ManagementSpeak: You should be able to knock this out in a couple of hours.

Translation: I’ve never done one myself, but you report to me, so I obviously know how long it should take you better than you do.

My source didn’t need hours to spot the phrase that doesn’t pay and share it with us. Sadly, I don’t have permission to give credit where it’s due.

All IT organizations test. Some test software before it’s put into production. The rest test it by putting it into production.

Testing before deployment is widely regarded as “best practice.” This phrase, as defined here, translates to “the minimum standard of basic professionalism.”

Which brings us to organizational change management (OCM), something else all organizations do, but only some do prior to deployment.

There is, you’ll recall, no such thing as an IT project, a drum I’ll continue to beat up to and beyond the anticipated publication date of There’s No Such Thing as an IT Project sometime in September of this year.

Which brings us to a self-evident difference between testing, aka software quality assurance (SQA), and OCM: SQA is about the software; OCM is about the business change that needs the new software.

As we (Dave Kaiser and I) point out in the upcoming book, organizational changes mostly fall into three major buckets: process, user experience, and decision-making.  Process change illustrates the SQA parallel well.

Probably the most common process change goal is cost reduction, and more specifically reducing the incremental cost of processing one more unit.

As a practical matter, cost reduction usually means layoffs, especially in companies that aren’t rapidly growing. For those that are growing rapidly it means employees involved in the process will have to handle their share of item processing more quickly.

In a word, employees will have to increase their productivity.

Some unenlightened managers still think the famous I Love Lucy chocolate factory episode illustrates the right way to accomplish this increase. But for the most part even the least sophisticated management understands that doing things the exact same way only faster rapidly reaches the point of diminishing returns.

Serious process change generally results in different, and probably fewer distinct tasks in the process flow, performed by fewer employees because there are fewer tasks and those that remain will be more highly automated.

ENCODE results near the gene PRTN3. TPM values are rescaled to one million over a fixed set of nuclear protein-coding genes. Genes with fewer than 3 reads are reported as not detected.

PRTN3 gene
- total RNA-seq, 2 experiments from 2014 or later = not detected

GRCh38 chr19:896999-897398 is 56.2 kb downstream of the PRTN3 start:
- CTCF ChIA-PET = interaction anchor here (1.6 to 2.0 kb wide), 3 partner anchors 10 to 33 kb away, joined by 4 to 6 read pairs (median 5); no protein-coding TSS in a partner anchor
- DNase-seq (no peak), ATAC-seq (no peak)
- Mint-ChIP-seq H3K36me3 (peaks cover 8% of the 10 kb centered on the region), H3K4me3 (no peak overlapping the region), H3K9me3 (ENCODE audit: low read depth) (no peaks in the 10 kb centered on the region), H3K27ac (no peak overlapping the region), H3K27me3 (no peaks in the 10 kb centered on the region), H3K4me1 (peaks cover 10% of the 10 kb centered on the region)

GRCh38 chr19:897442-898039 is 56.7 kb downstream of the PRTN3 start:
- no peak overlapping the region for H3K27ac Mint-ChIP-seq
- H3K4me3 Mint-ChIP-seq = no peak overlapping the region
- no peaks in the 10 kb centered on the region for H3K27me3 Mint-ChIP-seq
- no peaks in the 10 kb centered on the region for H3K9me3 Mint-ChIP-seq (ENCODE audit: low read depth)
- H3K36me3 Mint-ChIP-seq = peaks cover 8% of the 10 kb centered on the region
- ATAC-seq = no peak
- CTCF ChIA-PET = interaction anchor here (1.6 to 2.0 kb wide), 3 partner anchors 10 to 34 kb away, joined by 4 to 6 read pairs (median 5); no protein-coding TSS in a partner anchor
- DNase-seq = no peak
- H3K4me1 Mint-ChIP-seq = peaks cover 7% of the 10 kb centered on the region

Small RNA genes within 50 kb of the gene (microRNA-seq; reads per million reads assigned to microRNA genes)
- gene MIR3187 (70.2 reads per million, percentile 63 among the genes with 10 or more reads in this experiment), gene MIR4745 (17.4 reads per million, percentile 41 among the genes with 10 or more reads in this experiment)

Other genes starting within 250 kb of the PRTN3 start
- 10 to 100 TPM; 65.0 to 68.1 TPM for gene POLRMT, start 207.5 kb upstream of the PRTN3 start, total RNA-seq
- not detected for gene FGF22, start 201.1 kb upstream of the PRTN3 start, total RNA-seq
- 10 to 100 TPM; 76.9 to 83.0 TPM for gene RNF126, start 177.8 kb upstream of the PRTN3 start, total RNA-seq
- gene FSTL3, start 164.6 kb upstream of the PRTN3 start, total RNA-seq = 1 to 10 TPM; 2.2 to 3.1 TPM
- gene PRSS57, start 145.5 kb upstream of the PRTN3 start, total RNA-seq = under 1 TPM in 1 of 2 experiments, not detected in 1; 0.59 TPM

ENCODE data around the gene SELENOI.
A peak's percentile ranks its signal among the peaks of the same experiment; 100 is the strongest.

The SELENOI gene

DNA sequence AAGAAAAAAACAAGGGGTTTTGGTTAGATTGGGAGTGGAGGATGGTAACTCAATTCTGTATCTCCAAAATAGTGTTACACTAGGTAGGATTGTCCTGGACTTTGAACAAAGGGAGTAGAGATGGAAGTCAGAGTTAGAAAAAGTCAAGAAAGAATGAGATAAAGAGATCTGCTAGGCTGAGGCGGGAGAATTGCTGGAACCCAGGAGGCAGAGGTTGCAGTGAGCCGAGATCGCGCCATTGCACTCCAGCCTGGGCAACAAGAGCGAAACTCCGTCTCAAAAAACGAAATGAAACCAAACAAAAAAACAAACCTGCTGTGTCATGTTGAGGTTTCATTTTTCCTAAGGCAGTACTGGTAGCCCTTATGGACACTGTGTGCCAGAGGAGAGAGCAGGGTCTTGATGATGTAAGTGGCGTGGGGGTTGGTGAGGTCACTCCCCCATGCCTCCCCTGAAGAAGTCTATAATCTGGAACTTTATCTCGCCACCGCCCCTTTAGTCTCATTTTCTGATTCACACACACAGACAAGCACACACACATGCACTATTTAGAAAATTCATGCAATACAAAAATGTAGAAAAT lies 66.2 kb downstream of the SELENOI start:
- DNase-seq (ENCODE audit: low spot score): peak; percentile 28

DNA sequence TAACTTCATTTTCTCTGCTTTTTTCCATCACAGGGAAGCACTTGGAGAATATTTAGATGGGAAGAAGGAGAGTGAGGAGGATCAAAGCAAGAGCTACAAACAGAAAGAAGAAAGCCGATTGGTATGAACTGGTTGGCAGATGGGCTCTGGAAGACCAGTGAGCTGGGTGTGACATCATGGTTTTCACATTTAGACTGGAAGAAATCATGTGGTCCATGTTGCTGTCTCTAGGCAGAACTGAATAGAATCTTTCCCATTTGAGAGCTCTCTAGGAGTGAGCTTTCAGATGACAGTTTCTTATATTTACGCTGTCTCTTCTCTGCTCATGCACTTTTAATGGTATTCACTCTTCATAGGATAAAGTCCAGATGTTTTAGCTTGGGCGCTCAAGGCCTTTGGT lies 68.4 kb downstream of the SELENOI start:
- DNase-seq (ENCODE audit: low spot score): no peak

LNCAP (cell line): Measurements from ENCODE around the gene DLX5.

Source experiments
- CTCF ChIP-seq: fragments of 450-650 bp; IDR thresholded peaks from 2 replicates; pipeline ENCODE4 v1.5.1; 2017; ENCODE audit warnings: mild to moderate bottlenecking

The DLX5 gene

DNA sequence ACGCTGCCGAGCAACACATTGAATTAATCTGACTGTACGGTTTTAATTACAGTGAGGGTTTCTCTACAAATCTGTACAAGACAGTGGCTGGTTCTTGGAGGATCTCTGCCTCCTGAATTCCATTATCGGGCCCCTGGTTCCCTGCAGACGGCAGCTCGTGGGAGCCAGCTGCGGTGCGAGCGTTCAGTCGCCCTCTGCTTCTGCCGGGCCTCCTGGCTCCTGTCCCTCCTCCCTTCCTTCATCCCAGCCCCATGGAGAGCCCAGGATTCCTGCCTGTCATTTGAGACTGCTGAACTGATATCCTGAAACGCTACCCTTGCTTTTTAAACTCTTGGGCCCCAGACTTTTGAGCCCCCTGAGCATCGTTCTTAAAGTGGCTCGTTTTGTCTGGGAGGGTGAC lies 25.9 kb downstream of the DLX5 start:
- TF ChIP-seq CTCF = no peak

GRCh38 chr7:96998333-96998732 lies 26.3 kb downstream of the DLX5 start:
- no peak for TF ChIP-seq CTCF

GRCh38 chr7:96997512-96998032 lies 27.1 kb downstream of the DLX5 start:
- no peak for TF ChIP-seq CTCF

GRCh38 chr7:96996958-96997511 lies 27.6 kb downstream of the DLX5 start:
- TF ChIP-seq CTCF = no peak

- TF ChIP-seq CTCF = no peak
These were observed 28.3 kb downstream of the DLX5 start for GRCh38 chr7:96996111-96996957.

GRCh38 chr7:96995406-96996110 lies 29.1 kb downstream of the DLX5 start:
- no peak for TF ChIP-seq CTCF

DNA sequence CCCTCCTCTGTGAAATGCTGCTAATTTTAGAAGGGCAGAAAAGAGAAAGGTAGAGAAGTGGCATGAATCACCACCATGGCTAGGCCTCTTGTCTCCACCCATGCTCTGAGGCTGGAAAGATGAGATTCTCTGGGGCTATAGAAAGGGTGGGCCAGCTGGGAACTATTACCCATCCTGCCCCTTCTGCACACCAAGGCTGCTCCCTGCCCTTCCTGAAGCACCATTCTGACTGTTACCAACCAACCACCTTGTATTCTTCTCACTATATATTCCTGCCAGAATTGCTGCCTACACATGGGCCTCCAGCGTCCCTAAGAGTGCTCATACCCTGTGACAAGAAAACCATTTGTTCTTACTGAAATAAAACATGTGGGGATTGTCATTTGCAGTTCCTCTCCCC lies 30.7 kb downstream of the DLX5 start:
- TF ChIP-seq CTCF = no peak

Which brings us back to OCM and when it happens in the deployment sequence.

Managers don’t need a whole lot of OCM know-how to understand the need to re-train employees. But many still blow it, teaching employees how to operate the new software: Click here and this happens; click there and that happens.

Training shouldn’t be about how to operate software at all. It should be about how employees should do their changed jobs using the new software.

But training is just the starting point. What’s often also lost in translation are all the other organizational changes employees have to adjust to at the same time. Three among many:

> Realignments: Employees often find themselves reporting to new managers. This, in turn, usually leads to a severe case of heads-down-ism until employees figure out whether spotlighting problems in the new process flow will be welcomed, or if a new manager’s style is more along the line of messenger-shooting instead.

> Metrics: With new processes often come new process optimization goals, which in turn should mean new process metrics, but too-often doesn’t.

The first rule of business metrics is that you get what you measure — that’s the risk you take. So if a company changes a process without changing its metrics, employees will do their best to continue using the old process, as this is what’s being measured.

> Colleagues: Some work that had been performed by employees who work in a different city, building, floor, or cubicle down the hall, and oh, by the way, these folks used to know each other by name. That work might now be performed by total strangers who live in a different country and time zone, and speak a different native language.

Just adapting to different accents can be challenging enough. Add cultural and time-zone differences to the mix, make everyone involved unknown to each other, and the opportunity for process traffic jams increases, not by increments but by multiples.

No matter what the intended change, for it to be successful all these factors, and others, will have to be addressed.

Change leaders can address them before instituting the change, helping the organization and everyone in it prepare. Or, they can leave it up to everyone to muddle through.

Muddling through does have one advantage: Change leaders can blame anything and everything that goes wrong on change resistance.

Given a choice between effective planning and blaming the victims … well, it’s hardly even a choice, is it?